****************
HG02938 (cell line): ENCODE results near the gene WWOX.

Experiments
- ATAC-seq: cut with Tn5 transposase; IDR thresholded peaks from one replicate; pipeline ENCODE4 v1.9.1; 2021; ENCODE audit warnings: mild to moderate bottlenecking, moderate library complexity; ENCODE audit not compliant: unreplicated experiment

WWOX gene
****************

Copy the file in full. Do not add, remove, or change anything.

HG02938 (cell line): ENCODE results near the gene WWOX.

Experiments
- ATAC-seq: cut with Tn5 transposase; IDR thresholded peaks from one replicate; pipeline ENCODE4 v1.9.1; 2021; ENCODE audit warnings: mild to moderate bottlenecking, moderate library complexity; ENCODE audit not compliant: unreplicated experiment

WWOX gene